These two distinctions form the axes of the Figure alongside, creating spaces in which the current common payment instruments are shown.

FURTHER READING ON E-PAYMENTS:

If you want more technical definitions, then download the complete glossary of payment terms developed by the international standard setting body for payments among central banks, the Committee on Payment and Settlement Systems at the Bank for International Settlements.

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Common digital payment instruments

Credit transfers: (which may also be called internet or wire transfers, or EFT credits, or ACH credits or stop orders, SMS banking, mobile banking): “a payment order … made for the purpose of placing funds at the disposal of the beneficiary. Both the payment instructions and the funds described therein move from the bank of the payer/ originator to the bank of the beneficiary…” (CPSS)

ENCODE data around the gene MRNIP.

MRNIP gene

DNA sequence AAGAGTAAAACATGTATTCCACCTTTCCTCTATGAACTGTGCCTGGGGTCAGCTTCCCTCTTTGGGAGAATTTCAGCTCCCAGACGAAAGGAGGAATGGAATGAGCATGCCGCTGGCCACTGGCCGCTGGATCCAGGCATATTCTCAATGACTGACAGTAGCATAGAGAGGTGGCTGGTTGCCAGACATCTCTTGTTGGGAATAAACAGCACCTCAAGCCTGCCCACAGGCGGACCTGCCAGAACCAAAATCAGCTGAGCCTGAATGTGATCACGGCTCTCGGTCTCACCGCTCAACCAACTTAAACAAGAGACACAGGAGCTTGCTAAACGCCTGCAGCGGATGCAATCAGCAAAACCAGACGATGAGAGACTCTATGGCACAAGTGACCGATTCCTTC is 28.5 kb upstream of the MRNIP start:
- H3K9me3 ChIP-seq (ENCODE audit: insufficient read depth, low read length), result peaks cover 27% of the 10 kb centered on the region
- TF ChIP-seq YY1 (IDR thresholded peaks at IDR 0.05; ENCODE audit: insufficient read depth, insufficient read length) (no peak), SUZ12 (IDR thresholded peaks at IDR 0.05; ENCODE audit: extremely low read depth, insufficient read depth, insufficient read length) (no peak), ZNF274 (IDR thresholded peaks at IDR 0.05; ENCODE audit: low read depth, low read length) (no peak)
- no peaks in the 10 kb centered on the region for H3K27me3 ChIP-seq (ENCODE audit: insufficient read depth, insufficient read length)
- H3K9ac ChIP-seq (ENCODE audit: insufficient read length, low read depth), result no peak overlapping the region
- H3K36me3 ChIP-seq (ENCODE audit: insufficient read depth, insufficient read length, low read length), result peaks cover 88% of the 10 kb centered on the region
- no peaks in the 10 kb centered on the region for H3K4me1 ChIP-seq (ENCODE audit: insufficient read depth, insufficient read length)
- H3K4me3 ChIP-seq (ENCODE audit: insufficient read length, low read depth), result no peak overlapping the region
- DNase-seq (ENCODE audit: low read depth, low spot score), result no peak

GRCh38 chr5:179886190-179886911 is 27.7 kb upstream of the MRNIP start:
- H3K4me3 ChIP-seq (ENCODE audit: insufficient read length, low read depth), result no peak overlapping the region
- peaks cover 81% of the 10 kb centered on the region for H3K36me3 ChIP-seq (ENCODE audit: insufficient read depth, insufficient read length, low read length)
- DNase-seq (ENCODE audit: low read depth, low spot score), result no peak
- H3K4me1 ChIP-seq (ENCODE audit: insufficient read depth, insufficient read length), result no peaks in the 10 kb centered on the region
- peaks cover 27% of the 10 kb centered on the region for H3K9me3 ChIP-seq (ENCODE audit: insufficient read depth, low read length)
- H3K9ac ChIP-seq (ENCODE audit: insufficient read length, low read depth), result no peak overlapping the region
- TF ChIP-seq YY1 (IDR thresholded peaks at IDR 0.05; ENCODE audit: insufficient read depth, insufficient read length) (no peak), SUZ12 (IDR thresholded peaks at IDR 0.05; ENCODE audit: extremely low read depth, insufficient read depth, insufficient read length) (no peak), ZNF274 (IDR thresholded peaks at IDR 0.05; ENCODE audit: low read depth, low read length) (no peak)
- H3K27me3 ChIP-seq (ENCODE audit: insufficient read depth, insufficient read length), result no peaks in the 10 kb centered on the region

Within this category, one can distinguish between:

  • Batch payments: when the payment instruction is delivered (whether singly or in bulk) in a file which is processed with a lag so that the credit to the receiver only happens after an interval, typically overnight although it may be longer in some cases such as international wire transfers.
  • Real time payments: this feature is often offered for payments between parties with accounts at the same financial institution; and central banks often operate a special payment system for high value transactions mainly between banks although it can sometimes be used for larger value transactions of their clients too; although it is rarer for real time retail transfers to be offered widely across financial institutions.